Erik Ainge's tweet on ESPN's story
I just want to say thanks for all the nice comments I have gotten about my article and that tennessee doctors didnt drive me to drugs I did!
Former Tennessee quarterback Erik Ainge, now a backup with the New York Jets, opened up about his ongoing battle with drug and alcohol addiction in an interview with ESPNNewYork.com, which published Ainge’s testimonial Tuesday.
Though he admitted to being a drug user since the age of 12, Ainge wrote that he became hooked on painkillers and was an “addict” during his senior season with the Vols. He ran through the prescriptions so quickly, Ainge wrote, that the team doctor had no other choice but to stop giving them to him.
“I was hooked on them and I was playing football, and there was no way I was going to cancel my senior year by going to rehab,” Ainge wrote. “I started getting them from people, buying them, getting them off the street.
“I wasn't the only player on the team that was doing it, so we knew people. It wasn't, like, super sketchy or anything. We knew people who had them, and we were Tennessee football players, so they pretty much just gave them to us.”
Ainge, a Portland, Ore., native, was a four-year starter with the Vols from 2004-07 and threw for 8,700 yards and 72 touchdowns.
He later tweeted a clarification meant to clear up any implication of UT's doctors.
Ainge was drafted by the Jets in the fifth round of the 2008 NFL draft but has yet to play a regular season game. He said his addiction to drugs, which included heroin, only got worse when he moved away from Knoxville. Through most of his rookie year, Ainge was downing 25 Percocets at a time, he wrote.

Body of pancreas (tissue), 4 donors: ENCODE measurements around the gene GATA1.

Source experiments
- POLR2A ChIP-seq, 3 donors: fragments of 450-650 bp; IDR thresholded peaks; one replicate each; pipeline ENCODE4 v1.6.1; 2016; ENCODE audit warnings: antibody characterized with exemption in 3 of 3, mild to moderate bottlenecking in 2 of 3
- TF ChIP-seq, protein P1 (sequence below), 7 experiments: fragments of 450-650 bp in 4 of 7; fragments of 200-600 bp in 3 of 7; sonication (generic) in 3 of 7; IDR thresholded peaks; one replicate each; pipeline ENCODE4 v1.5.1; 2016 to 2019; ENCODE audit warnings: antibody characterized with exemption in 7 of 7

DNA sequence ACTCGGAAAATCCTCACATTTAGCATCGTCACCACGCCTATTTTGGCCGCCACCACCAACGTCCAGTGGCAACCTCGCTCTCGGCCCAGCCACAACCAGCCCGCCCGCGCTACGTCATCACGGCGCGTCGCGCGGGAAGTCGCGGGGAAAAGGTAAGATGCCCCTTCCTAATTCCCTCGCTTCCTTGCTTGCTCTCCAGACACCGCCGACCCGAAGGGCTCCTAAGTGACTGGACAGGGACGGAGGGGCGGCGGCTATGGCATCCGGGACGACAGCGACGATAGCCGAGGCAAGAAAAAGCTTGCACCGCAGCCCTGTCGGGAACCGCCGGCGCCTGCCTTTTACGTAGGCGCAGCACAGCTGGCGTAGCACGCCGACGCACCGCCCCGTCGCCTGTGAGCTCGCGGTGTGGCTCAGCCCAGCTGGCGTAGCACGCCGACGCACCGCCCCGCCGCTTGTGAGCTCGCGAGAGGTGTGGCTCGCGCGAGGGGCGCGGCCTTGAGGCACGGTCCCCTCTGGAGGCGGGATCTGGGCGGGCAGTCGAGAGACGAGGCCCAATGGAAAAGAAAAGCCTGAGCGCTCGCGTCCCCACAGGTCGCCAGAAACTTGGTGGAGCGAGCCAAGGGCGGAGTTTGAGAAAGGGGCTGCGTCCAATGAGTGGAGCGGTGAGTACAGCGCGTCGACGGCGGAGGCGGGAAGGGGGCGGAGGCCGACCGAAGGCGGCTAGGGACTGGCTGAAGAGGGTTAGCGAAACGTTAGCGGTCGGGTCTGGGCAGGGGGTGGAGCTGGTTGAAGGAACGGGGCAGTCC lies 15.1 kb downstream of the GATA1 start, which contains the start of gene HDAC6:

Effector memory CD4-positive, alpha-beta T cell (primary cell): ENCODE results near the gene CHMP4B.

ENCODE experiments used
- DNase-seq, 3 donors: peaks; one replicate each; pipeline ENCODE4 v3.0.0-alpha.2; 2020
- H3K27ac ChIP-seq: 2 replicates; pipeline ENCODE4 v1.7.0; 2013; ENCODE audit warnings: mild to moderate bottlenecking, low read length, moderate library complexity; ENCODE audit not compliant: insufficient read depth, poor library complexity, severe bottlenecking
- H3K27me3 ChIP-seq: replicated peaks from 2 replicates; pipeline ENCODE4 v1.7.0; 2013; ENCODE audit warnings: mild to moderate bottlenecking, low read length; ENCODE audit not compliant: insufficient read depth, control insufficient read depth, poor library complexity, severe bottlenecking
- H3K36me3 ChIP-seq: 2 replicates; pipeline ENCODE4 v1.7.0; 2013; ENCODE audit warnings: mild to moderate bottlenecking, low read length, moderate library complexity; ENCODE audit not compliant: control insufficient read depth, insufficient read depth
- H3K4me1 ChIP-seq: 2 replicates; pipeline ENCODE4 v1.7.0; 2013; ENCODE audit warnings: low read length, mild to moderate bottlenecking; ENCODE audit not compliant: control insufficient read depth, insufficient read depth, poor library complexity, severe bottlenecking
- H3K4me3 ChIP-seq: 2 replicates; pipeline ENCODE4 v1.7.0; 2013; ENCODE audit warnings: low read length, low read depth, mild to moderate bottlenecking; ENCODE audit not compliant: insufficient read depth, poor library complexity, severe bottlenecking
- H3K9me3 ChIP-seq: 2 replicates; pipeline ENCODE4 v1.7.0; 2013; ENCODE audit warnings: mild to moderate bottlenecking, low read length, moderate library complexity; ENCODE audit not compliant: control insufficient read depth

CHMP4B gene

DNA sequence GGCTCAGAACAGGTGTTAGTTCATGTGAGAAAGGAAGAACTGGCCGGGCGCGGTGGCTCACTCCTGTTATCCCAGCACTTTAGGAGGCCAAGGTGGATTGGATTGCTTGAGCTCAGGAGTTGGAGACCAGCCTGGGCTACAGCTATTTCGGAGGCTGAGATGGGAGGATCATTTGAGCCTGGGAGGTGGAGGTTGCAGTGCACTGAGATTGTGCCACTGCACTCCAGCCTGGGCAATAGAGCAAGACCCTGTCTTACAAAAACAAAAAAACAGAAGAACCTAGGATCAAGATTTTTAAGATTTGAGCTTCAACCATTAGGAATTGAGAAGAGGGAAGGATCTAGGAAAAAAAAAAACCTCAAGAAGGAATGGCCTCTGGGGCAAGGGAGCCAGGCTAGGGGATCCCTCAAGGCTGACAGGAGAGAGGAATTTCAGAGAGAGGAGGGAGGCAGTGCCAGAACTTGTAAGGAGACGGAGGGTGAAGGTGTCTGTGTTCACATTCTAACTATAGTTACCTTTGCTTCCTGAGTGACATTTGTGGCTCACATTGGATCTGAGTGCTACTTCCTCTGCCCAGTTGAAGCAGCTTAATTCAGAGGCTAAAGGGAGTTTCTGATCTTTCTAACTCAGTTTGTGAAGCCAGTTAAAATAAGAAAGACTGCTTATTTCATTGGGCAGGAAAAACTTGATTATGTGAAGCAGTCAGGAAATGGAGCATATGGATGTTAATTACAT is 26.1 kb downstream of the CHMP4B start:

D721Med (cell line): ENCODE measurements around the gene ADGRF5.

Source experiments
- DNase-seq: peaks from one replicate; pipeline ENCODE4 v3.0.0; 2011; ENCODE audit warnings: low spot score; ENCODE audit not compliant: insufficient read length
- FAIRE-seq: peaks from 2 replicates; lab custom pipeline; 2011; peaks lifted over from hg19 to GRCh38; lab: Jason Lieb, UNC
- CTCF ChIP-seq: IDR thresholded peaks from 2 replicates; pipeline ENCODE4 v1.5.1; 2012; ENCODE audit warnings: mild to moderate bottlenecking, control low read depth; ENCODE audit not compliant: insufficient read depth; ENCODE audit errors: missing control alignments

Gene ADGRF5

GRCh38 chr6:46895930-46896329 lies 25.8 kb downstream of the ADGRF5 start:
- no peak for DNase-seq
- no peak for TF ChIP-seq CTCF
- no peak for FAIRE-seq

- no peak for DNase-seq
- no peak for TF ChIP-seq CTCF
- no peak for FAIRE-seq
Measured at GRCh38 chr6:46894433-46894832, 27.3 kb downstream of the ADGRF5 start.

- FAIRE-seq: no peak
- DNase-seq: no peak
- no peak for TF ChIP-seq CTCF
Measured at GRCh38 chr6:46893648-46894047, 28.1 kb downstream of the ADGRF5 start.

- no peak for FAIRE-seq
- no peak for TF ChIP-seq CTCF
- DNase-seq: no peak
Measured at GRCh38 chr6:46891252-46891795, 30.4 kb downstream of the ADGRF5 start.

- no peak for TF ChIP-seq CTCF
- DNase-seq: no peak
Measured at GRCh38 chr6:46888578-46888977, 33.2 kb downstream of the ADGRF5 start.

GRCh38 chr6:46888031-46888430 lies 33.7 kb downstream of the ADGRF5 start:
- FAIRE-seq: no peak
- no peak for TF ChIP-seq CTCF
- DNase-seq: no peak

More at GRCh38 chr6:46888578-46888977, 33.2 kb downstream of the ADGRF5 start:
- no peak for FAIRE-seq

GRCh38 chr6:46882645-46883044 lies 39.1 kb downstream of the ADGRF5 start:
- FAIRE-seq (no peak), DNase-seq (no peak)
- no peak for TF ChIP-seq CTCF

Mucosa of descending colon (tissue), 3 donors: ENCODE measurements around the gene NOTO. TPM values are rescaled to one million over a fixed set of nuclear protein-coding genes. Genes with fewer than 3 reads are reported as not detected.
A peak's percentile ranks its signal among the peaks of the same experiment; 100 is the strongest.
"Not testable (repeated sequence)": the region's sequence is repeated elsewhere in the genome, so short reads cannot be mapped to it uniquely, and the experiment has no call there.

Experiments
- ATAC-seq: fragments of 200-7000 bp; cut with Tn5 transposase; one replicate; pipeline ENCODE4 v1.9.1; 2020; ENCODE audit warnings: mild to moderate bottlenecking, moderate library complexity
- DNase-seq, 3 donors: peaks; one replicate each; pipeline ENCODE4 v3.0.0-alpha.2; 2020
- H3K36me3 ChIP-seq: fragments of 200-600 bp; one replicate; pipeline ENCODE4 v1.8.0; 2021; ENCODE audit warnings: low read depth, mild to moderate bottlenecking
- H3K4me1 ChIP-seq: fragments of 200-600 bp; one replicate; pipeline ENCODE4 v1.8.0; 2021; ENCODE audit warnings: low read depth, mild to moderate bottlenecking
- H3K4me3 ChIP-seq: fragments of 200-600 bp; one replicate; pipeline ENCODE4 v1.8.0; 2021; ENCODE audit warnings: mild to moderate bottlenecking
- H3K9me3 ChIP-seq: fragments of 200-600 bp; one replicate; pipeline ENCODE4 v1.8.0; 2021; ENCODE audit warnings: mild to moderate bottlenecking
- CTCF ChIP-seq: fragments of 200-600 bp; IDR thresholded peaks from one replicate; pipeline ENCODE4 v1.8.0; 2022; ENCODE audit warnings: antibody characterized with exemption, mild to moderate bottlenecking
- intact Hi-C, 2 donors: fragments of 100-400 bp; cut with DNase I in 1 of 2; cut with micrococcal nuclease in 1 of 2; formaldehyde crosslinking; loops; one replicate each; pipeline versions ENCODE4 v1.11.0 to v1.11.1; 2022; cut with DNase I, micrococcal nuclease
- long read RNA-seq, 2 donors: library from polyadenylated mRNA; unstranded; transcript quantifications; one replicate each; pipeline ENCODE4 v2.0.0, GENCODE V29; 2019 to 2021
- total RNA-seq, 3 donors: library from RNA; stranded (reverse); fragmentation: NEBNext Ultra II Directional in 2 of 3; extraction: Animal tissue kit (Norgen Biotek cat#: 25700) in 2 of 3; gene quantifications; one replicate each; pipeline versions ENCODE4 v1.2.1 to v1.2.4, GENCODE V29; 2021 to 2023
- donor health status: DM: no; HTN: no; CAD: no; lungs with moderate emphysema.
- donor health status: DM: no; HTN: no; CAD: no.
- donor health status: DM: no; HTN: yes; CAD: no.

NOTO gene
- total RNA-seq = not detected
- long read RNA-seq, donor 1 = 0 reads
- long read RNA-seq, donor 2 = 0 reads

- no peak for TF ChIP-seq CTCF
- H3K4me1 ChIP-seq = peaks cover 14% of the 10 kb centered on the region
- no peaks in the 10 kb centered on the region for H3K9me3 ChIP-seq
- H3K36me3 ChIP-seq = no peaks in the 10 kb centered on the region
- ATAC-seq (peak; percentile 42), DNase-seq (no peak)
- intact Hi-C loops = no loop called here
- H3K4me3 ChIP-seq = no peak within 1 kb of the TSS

“I moved up to New York with a bunch of money, and it was where everything started falling apart,” he wrote.
Ainge said he lied to friends and “destroyed relationships” because of his drug habit.
Last summer, Ainge, in the midst of a “two-week bender,” wrote that he “had some trouble with the law” while he was in Tennessee visiting friends.
“It never got reported because the cops were Tennessee fans, and they saw how bad a shape I was in,” Ainge wrote. “It was so bad that I don't even want to talk about it. I was cuffed, but instead of busting me, the cops called somebody in town that knew me.”
Ainge wrote that he has been clean since July 17, 2010.
“I'm showing people that love me that I am changing for the better through my actions, and I'm starting to make amends to those people I've wronged,” he wrote.
Andrew Gribble may be reached at 865-342-6327. Follow him at http://twitter.com/Andrew_Gribble and http://blogs.knoxnews.com/gribble